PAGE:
BlogHer11: Sat this One Out

I didn’t make it to BlogHer11 this year, but watched it very closely (some would say compulsively) from afar. I tried to read between the lines of Tweets and Facebook updates to see what was working and what wasn’t. After reading the recaps from bloggers I admire like @Redneckmommy and @Mom101 I’m glad to say that this year seemed to have gotten back to its roots.

Way less talk of swag frenzy and the VIP competition that plagued last year in New York and more conversation about learning, support and inspiration. Some of it may have had to do with the awesome and laid back San Diego location – attendees just seemed less frenetic to see everything and do everything.

I made my beef with last year’s conference public in an op-ed for Adweek. My criticism was not with the hard working, well intentioned organizers of the conference but with the marketers who delegated away the task of interacting with bloggers, who stole attendees for off premise VIP events that fed into a divisive hierarchy that can emerge among bloggers and of swamping the joint with swag that had little meaning or measurable ROI.

Adweek reported on the conference this week and while I’m disappointed that “this time, there were at least a couple of brand managers and executives on the floor” I am glad to see that the conference felt rewarding to both bloggers and sponsors.

See you at BlogHer12.

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“Bribing” Bloggers to give Positive Reviews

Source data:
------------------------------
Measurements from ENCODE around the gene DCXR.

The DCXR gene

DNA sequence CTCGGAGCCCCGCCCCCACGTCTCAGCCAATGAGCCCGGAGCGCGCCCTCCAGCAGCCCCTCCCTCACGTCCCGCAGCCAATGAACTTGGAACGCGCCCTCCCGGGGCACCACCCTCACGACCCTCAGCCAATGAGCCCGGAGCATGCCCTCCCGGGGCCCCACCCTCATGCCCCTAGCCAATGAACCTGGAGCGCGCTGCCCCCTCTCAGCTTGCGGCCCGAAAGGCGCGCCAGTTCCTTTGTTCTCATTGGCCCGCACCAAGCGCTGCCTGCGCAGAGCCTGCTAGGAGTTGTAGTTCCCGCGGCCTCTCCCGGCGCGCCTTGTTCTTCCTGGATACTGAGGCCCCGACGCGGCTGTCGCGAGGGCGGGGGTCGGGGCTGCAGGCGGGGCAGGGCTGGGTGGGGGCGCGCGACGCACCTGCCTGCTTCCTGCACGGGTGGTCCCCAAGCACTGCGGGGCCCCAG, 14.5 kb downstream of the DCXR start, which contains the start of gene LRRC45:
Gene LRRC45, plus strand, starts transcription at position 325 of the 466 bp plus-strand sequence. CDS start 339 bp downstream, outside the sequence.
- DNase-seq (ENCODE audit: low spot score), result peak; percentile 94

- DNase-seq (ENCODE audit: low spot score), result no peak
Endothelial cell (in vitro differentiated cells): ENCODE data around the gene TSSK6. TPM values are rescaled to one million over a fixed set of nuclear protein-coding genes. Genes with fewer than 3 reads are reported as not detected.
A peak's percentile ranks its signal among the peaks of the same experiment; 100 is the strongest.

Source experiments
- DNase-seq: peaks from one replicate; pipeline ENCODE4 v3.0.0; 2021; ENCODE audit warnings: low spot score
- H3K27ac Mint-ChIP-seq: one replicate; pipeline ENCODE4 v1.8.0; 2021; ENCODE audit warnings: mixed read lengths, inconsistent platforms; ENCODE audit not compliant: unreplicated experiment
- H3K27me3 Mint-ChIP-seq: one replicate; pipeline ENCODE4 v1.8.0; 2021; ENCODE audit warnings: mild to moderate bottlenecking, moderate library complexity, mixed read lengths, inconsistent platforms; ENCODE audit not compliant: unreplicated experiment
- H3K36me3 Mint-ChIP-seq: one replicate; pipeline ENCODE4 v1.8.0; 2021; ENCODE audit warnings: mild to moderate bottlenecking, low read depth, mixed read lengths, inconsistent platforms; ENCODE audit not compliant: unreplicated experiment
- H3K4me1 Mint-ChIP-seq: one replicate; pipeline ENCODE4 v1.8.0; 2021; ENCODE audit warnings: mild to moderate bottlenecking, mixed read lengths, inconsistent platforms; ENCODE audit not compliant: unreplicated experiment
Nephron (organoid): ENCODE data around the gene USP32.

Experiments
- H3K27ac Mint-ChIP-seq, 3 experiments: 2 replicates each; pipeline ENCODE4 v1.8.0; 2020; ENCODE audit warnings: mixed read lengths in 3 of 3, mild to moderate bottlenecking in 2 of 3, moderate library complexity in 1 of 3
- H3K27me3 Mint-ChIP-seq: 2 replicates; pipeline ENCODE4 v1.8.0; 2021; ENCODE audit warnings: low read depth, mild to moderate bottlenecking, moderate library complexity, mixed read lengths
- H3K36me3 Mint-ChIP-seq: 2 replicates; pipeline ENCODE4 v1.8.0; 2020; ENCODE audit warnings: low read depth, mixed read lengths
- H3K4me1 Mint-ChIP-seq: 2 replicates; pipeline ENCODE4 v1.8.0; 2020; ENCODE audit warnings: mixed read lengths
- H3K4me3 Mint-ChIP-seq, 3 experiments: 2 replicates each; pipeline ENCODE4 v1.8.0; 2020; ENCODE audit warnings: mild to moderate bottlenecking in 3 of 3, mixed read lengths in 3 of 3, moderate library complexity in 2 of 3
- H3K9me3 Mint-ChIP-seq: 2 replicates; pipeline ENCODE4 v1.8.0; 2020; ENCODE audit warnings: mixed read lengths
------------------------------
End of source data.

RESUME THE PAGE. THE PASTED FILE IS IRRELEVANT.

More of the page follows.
So Brandweek writes that General Mills recruited bloggers through their site myblogspark.com so General Mills could send free products and coupons to bloggers for their reviews. Sounds reasonable, right? Well what about the part where bloggers have to agree basically to only write positive/neutral things about their products.  Actual language … “If you feel you cannot write a positive post regarding the product or service, please contact the MyBlogSpark team before posting any content.”

Why is this wrong?

  • Because it gives bloggers a bad name as shills for free swag. Liz from Mom 101 describes this phenomenon best in a plea to mom bloggers to act like professionals
  • Because they also don’t insist that the bloggers tell their readers that they are getting the products for free

So kudos to General Mills for the effort to engage new media but I think it is back to the drawing board on policies.

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January 20, 2019
by Mary Lou Quinlan

A look at an early production of WORK

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The God Box Goes Global!

“The God Box” has grown to include an app, audio book, philanthropic venture and solo show performed by Mary Lou across the US. Now The God Box Project goes global to the Edinburgh Festival Fringe.
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